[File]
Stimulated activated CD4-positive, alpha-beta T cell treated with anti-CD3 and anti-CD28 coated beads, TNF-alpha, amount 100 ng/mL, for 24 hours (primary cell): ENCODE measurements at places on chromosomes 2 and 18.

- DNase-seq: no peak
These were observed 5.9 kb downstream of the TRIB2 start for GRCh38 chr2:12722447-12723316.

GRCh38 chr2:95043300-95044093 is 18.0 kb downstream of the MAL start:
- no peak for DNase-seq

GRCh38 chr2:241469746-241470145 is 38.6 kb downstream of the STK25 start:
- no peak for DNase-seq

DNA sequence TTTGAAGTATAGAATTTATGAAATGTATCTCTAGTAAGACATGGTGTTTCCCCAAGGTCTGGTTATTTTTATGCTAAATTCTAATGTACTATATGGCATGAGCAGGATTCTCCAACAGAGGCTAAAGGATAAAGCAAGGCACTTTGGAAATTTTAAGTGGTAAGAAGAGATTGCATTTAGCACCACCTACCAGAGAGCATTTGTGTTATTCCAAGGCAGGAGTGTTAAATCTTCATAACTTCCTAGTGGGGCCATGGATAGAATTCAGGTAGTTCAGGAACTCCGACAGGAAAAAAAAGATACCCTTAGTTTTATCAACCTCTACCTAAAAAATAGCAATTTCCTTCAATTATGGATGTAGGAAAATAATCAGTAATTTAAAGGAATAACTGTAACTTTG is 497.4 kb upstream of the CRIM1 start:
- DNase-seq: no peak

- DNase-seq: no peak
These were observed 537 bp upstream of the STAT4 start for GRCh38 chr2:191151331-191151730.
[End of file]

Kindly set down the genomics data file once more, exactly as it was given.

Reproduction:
Stimulated activated CD4-positive, alpha-beta T cell treated with anti-CD3 and anti-CD28 coated beads, TNF-alpha, amount 100 ng/mL, for 24 hours (primary cell): ENCODE measurements at places on chromosomes 2 and 18.

- DNase-seq: no peak
These were observed 5.9 kb downstream of the TRIB2 start for GRCh38 chr2:12722447-12723316.

GRCh38 chr2:95043300-95044093 is 18.0 kb downstream of the MAL start:
- no peak for DNase-seq

GRCh38 chr2:241469746-241470145 is 38.6 kb downstream of the STK25 start:
- no peak for DNase-seq

DNA sequence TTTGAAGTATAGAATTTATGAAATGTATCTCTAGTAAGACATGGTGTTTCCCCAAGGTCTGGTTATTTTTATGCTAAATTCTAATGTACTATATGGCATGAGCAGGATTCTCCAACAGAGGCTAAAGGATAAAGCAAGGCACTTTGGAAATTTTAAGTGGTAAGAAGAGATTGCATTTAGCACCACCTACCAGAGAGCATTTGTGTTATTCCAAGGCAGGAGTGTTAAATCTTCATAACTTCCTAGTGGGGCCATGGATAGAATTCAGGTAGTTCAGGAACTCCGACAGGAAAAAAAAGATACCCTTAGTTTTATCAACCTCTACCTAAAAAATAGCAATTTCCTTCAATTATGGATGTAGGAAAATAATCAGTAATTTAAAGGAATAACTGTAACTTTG is 497.4 kb upstream of the CRIM1 start:
- DNase-seq: no peak

- DNase-seq: no peak
These were observed 537 bp upstream of the STAT4 start for GRCh38 chr2:191151331-191151730.